SpaceX CEO Elon Musk says that Starship’s full-scale flight debut could happen as early as this week if a suite of tests planned over the next few days goes according to plan.
The SpaceX leader also revealed a bit about the company’s plan to create its own custom steel alloy to build the best Starships possible – the first of which is already under construction. Beginning with Starship SN8, parts of which have already been spotted in work at SpaceX’s Boca Chica, Texas rocket factory, all future ships are expected to be built out of steel different than the 301 alloy used for all prior ships.
Of course, Starship SN8 is likely 2-4 weeks at best away from being ready for integrated testing. Instead, Starship SN5 is currently occupying SpaceX’s adjacent test stand and launch pad as teams work to prepare the rocket for several tests – potentially culminating in the first flight of a full-scale Starship.
For more than two weeks, SpaceX has been slowly preparing Starship SN5 for its first wet dress rehearsals and Raptor engine static fires. When a ground systems leak lead to a massive fuel-air explosion and Starship SN4’s destruction, it severely damaged the pad and required the construction of an entirely new launch mount.
Based on photos of the gradual rebuild taken by Boca Chica Village resident and photographer Mary (bocachicagal), SpaceX has visibly taken the opportunity to implement some significant changes (possibly upgrades) to the pad’s ground support equipment (GSE). Notably, the company has already installed a system meant to reclaim waste methane that would otherwise have to be burned at a flare stack, instead re-liquefying the gas a returning it to propellant storage tanks.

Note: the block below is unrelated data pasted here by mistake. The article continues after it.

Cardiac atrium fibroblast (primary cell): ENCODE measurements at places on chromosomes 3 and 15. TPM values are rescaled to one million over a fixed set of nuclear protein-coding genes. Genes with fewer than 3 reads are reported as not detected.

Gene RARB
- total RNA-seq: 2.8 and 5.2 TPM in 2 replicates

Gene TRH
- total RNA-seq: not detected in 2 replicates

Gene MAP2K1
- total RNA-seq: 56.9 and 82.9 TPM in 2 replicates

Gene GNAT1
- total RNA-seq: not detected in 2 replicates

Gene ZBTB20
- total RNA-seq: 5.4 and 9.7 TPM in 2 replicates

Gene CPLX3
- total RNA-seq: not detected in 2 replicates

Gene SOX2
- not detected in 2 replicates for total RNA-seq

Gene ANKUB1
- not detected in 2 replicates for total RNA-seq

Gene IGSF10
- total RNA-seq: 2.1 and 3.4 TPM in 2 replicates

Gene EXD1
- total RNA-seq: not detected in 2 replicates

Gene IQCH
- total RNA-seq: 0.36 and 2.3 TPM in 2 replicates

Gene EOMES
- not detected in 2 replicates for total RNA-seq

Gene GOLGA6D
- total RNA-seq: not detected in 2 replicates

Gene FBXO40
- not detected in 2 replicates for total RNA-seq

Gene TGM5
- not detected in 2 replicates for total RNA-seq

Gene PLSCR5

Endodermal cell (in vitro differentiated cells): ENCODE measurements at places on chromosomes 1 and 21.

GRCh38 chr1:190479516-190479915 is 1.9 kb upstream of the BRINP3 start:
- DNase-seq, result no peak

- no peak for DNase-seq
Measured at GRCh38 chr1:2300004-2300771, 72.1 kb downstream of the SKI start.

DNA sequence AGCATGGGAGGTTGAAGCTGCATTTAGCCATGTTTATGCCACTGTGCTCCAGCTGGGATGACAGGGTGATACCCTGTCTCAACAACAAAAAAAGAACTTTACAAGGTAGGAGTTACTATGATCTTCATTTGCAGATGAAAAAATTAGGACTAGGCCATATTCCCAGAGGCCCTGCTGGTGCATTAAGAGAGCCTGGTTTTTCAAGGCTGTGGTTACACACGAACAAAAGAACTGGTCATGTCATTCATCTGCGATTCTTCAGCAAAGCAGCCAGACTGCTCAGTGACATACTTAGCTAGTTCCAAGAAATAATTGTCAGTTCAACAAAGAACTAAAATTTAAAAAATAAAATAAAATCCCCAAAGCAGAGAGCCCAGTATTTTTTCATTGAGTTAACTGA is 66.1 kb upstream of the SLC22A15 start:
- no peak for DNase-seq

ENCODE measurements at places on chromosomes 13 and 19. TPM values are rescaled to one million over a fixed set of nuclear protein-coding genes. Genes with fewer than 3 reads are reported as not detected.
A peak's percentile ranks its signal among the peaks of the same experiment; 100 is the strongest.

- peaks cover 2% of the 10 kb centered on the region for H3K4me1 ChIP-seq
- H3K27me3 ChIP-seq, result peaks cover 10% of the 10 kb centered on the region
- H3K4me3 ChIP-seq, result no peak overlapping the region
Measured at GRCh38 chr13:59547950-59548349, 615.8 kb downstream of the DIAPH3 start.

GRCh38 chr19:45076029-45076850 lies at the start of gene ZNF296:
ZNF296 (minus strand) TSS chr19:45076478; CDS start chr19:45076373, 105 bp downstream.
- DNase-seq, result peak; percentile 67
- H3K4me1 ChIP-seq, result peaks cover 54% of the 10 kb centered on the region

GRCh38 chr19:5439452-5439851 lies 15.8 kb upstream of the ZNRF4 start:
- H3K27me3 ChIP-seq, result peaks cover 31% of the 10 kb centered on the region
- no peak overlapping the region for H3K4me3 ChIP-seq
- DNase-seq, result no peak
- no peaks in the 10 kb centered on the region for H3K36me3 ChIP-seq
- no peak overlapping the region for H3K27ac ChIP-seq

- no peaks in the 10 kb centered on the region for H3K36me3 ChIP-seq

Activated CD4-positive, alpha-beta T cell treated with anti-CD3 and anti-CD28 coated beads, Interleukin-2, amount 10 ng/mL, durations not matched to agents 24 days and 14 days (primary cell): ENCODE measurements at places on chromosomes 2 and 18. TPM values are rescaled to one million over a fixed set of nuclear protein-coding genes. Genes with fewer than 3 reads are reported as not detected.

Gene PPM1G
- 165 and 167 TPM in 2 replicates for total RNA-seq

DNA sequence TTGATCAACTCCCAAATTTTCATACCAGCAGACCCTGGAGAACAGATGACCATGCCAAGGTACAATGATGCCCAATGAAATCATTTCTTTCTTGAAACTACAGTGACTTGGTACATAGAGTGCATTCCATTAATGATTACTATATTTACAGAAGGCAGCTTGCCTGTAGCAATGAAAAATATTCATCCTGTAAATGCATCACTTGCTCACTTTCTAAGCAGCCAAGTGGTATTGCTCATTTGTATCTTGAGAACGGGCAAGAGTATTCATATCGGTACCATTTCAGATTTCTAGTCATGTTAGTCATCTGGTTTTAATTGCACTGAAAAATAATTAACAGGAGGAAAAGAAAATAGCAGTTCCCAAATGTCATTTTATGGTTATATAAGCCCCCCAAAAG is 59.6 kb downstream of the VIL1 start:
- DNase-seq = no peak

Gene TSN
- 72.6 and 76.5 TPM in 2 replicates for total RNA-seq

It’s unclear if SpaceX is attempting to onboard that new system as part of Starship SN5’s first major fueling tests, but the flare stack has not been active for weeks and the finicky nature of methane reclamation would certainly explain some of the 10+ days of delays.
On July 17th, after many day-by-day delays, SpaceX began Starship SN5’s first fueling test. The rocket appeared to be briefly pressurized with ambient-temperature gas (possibly methane and oxygen) but the test was quickly aborted. Another attempt on July 20th was also aborted after several hours with no frost (indicative of propellant loading). Finally, a third attempt on July 21st was canceled before it began, although a roadblock was briefly set up prior to the abort. Shortly after the abort, SpaceX published plans for another attempt at Starship SN5’s first WDR and static fire test on July 22nd with backup windows (8am-5pm CDT, UTC-5) on the 23rd and 24th.
First reported by NASASpaceflight.com, Elon Musk’s comment confirms their sourced information that Starship SN5’s flight debut could follow just a few days after a successful WDR and static fire. Given the sheer number of delays SN5’s test campaign has suffered, that’s far from guaranteed, but the ship certainly still has a shot at a hop test this weekend if things go perfectly over the next several days. Stay tuned for updates later today or tomorrow.
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